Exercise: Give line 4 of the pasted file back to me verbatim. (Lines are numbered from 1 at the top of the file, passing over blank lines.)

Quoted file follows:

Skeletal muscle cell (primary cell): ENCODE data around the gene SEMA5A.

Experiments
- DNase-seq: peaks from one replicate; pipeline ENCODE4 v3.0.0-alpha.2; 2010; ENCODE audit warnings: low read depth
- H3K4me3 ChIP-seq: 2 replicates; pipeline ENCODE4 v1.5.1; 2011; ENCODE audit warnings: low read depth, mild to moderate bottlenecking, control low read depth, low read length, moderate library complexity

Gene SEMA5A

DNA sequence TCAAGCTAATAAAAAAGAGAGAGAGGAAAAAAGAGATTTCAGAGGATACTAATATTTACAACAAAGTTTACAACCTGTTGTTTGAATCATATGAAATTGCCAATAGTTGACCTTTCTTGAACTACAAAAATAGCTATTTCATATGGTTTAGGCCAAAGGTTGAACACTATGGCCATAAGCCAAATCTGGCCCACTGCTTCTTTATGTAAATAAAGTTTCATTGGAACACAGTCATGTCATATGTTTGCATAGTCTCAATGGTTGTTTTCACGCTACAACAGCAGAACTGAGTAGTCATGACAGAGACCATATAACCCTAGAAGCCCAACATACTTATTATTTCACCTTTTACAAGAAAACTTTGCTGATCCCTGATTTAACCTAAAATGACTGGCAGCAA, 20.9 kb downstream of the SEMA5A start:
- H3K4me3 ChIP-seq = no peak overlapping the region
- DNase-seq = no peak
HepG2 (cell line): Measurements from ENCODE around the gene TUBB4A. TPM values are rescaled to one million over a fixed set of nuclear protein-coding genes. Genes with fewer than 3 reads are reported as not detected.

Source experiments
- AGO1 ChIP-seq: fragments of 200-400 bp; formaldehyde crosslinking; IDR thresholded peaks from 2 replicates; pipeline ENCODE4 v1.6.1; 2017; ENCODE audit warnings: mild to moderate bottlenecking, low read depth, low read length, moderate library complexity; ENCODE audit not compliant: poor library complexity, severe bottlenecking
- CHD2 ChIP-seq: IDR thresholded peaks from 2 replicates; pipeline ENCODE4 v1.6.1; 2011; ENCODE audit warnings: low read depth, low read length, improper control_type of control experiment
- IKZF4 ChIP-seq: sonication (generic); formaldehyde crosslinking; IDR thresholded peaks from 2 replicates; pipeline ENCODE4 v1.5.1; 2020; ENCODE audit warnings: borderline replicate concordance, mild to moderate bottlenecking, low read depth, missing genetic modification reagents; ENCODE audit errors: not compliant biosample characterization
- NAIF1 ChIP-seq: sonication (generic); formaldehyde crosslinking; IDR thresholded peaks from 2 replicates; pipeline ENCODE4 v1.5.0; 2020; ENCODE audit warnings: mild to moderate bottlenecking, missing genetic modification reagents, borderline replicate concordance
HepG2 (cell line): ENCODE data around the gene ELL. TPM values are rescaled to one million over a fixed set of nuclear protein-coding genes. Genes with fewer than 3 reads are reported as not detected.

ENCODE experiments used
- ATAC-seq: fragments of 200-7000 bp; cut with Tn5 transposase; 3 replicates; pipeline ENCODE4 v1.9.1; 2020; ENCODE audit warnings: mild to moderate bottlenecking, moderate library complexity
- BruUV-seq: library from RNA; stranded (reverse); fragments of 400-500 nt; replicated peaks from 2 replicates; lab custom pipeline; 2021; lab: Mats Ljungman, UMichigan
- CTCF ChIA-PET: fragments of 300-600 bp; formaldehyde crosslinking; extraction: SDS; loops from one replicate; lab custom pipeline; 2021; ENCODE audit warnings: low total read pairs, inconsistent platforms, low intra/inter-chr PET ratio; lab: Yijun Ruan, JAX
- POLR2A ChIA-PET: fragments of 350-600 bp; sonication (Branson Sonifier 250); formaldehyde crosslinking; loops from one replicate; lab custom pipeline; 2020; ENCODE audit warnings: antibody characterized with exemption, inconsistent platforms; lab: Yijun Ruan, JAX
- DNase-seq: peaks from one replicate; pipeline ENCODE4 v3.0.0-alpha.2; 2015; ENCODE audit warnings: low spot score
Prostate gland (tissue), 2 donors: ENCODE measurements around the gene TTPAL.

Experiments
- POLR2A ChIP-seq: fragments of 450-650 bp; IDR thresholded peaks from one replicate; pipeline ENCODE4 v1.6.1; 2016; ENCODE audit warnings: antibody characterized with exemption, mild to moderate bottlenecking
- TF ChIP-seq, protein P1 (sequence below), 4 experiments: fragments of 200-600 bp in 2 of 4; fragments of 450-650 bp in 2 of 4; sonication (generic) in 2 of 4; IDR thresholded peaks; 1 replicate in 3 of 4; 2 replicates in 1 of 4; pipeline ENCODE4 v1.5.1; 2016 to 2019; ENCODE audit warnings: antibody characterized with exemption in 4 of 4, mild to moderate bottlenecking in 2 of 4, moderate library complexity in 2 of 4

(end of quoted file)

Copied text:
- H3K4me3 ChIP-seq: 2 replicates; pipeline ENCODE4 v1.5.1; 2011; ENCODE audit warnings: low read depth, mild to moderate bottlenecking, control low read depth, low read length, moderate library complexity